The 30 Movies You Have to See in 2018
Must-see movie lists are always a bit of a pipe’s dream. Hell, only four of my 33 movies to see in 2017 made my top ten list for the year (although several others came close). Inevitably, some of the year’s best films won’t emerge until film festival season or even later, and those often aren’t the kind of movies the average moviegoer, or myself, get excited for.
For sure, this list has more blockbusters than indie dramas, action movies over heartfelt character studies, comic book adaptations over… well, indie dramas and heartfelt character studies. And for sure, some of these movies will end up being awful (Dark Tower was on my list last year), but others will end up being a blast.
Hollywood, don’t disappoint us!
30. Early Man
From the Wallace & Gromit and Chicken Run crew comes their latest stop-motion comedy, about a Neanderthal (or just really stupid human) who tries to save his lands from Bronze Age invaders.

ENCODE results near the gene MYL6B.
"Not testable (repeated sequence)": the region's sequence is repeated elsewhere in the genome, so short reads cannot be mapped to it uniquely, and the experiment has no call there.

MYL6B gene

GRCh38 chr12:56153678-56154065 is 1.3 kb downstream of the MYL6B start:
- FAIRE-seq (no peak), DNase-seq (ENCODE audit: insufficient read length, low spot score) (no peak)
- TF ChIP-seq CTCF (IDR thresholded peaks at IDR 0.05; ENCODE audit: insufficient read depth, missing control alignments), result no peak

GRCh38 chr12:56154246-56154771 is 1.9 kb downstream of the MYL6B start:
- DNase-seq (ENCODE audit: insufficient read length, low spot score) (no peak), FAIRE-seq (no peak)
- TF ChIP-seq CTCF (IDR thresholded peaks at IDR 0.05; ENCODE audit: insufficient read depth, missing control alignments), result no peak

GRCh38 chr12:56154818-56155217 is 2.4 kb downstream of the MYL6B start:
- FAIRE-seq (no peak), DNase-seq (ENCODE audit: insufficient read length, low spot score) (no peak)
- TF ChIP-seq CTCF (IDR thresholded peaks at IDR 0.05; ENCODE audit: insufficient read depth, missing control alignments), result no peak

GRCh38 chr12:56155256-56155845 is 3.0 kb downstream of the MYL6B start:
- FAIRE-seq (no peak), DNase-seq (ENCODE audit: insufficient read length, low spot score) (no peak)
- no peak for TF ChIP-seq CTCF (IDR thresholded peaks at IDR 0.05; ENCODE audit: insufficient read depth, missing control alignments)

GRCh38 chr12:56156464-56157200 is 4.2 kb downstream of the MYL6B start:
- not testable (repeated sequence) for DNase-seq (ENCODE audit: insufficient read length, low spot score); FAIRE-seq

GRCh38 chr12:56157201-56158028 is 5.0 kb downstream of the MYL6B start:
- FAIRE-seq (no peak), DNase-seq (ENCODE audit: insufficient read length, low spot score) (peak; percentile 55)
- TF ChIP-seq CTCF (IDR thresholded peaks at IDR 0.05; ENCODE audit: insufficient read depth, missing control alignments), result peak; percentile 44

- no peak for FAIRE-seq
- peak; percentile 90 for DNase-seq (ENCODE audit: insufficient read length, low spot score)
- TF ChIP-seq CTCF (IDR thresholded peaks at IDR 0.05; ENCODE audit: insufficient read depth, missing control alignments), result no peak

End-of-year impression: Never ended up seeing it.
Leslie Mann, Ike Barinholtz and John Cena star in this presumably R-rated comedy in which three parents band together to keep their children from having sex on prom night.
End-of-year impression: mildly funny but forgettable.
Will this other solo DC film, which will give Jason Mamoa much more time to flex his muscles and flippers, be more like Justice League or Wonder Woman? For our sakes, let’s hope director James Wan (Furious 7) swims toward the latter.
End-of-year impression: fun at times, but mainly just stupid.
James Cameron planned to direct this movie for years before stepping back and letting Robert Rodriguez take the reins. Rodriguez hasn’t made a good movie in at least a decade, but Cameron’s continued involvement as producer and writer ensure that this sci-fi action film shouldn’t be immediately ignored.
End-of-year impression: pushed to 2019.
A sequel to Mary Poppins is a risky proposition, but one has to imagine that Disney is taking extreme care with this Christmas Day release. The movie stars Emily Blunt, Meryl Streep and Colin Firth, and is directed by Rob Marshall (Chicago).
End-of-year impression: very good if slightly overrated.